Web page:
The second read is A Mormon Goes West: The German Apostle that at least recognizes the stereotypes are not a complete picture. It still comes off as slightly condescending toward relgion in general, but has a couple profound statements despite itself. Among the best quotes from the piece are:

And why shouldn't he be doing well? His church now comprises 120,000 members in Japan, he reports, and the number is rising -- not just in Japan but worldwide, from Mexico to Brazil, from Asia to Africa.

This presents a picture of the LDS Church that really is global. Other news reports have said it almost as an afterthought, if they mention it at all. What the article says about the leadership is interesting:

The Mormons take that literally: They view their apostles as prophets in the Biblical sense, as mouthpieces of God, just like in the New Testament. The reference to "Latter-day Saints" in the church's name signifies that its saints are direct successors to Jesus Christ.

Nothing about how other Christians don't believe Mormons belong. They just state how Mormons see themselves. If only that were more common than quoting non-Mormons on what Mormons believe, instead of asking a Latter-day Saint who should know better than others. The insightful examination of leadership authority continues:

Every apostle is a prophet with divine inspiration; each of them is in direct contact with God. But just to be safe, none of them is allowed to turn his own private inspirations into commandments for all the faithful. The 12 can only answer theological questions collectively.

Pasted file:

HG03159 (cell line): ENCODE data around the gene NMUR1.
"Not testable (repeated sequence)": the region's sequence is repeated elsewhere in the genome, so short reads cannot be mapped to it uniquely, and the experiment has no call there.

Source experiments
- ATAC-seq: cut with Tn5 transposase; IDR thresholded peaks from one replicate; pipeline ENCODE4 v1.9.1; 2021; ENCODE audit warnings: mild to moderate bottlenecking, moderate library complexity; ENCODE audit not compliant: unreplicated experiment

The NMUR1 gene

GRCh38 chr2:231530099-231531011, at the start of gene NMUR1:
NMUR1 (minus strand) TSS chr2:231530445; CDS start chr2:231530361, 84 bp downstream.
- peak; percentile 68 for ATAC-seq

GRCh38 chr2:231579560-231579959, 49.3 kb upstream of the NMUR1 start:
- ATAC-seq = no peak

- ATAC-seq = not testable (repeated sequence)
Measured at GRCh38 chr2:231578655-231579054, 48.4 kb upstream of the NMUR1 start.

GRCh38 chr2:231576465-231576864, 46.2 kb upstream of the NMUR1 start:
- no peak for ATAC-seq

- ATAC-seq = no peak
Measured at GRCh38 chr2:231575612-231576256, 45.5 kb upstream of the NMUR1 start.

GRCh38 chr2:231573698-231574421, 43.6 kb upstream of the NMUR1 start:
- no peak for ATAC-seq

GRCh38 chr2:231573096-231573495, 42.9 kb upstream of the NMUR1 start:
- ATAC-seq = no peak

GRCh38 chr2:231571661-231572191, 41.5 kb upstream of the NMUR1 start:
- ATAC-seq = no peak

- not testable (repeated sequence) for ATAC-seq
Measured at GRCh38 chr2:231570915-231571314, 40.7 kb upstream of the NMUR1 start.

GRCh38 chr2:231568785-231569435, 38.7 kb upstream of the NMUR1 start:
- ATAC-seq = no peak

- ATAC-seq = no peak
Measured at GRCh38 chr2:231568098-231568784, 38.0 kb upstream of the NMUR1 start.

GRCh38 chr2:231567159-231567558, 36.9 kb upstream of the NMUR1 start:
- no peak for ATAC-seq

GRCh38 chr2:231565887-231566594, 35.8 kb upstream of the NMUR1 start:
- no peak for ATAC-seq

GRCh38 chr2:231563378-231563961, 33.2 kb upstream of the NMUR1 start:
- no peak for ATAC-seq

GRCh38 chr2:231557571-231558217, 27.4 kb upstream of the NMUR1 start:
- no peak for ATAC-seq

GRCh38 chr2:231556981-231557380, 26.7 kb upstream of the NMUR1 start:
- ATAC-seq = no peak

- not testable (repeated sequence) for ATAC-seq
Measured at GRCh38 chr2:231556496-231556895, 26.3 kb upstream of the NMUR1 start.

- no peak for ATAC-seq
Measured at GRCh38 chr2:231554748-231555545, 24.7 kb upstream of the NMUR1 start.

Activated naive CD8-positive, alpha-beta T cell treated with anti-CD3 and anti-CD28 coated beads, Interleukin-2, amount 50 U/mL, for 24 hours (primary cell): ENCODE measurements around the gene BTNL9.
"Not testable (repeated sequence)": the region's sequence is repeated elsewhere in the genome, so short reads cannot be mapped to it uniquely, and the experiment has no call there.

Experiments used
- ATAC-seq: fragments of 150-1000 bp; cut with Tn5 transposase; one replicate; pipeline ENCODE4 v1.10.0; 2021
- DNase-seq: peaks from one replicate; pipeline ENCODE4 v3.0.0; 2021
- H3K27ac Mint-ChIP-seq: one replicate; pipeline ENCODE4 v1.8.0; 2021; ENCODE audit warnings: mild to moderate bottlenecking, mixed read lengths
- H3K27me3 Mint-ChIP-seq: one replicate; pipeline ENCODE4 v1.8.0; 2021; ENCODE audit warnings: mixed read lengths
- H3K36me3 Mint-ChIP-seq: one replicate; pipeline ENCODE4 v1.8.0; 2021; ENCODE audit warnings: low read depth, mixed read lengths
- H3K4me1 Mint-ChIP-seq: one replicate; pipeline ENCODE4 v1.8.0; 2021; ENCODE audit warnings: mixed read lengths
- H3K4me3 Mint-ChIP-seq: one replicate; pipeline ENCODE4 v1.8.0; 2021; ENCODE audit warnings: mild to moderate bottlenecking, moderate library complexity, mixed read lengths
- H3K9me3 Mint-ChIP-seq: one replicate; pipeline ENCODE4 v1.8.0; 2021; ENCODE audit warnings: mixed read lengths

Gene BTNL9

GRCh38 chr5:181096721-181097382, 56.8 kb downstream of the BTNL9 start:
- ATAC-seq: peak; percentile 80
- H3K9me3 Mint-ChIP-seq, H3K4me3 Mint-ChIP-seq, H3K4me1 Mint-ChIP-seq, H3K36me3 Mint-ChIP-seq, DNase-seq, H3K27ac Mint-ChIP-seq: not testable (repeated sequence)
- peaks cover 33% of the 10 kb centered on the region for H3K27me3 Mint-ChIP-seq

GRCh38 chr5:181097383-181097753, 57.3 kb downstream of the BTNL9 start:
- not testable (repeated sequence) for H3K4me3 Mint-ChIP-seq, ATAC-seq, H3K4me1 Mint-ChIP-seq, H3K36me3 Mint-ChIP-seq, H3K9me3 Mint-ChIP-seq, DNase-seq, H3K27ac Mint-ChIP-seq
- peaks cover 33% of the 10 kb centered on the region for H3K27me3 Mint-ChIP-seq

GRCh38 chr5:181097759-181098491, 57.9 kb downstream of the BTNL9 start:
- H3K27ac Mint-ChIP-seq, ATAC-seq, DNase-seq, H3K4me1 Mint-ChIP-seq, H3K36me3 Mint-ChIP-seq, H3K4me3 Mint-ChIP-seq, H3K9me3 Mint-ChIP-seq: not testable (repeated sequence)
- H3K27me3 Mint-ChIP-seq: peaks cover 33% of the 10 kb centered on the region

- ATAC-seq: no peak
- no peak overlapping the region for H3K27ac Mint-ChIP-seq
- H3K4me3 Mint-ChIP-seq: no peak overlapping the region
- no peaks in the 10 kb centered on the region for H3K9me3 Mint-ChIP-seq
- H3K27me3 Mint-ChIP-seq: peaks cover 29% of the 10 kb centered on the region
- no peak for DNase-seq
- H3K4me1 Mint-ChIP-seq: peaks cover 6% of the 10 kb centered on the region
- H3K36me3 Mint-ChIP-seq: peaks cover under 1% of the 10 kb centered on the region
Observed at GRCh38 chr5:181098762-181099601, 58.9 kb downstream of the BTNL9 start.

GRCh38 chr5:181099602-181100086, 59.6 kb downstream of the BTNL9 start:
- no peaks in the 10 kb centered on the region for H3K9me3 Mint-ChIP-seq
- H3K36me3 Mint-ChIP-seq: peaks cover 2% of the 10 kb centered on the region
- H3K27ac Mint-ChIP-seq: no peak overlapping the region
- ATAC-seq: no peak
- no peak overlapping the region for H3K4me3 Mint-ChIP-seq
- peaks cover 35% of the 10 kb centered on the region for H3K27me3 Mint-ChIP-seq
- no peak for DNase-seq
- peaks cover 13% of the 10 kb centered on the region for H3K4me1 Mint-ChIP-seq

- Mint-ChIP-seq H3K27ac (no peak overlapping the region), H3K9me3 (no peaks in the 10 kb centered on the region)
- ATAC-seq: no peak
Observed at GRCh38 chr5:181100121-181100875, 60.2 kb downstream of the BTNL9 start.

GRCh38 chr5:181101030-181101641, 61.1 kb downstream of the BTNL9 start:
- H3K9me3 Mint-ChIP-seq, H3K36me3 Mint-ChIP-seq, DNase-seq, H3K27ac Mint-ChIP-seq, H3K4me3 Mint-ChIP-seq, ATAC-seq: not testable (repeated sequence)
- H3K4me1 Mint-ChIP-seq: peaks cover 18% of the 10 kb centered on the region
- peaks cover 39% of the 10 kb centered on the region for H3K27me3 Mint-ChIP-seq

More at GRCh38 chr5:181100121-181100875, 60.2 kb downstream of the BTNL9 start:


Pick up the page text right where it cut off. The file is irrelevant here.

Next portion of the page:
Yes, this is great research. It was much different with Joseph Smith, but a condition that American newspapers don't seem to understand or care about mentioning. That is why the old idea that one leader of the LDS Church can have a new revelation without repercussions is unfounded. There is one thing correct that others get wrong:

the secrecy with which it shrouds the rites celebrated in its temples

It might seem slight, but they point out the "secrecy" is in the rites. Most newspapers talk as if Mormons have everything as a secret. As has been said before, the doctrines are open for anyone who actually takes the time to do research.

There are some things that are completely wrong:

To them, God is a flesh-and-blood being -- married of course.

As was mentioned, this is everywhere and yet is mistaken at best. Then there is:

But the Mormon Church is a church in motion. They are strong believers, and they seek expansion rather than an intensification of their piety.

I'm not even sure that makes sense. At any rate, it is hard to reconcile to a religion that believes in becoming perfect as individuals through faith in Christ.

However, it would be nice if reporters would keep in mind:

There is nothing sophisticated or even intellectual about their faith. Mormons don't strive to harmonize faith and reason, like the pope, any more than they try to develop a theodicy, or a justification of God in the face of worldly misery, like entire armies of theologians from other faiths.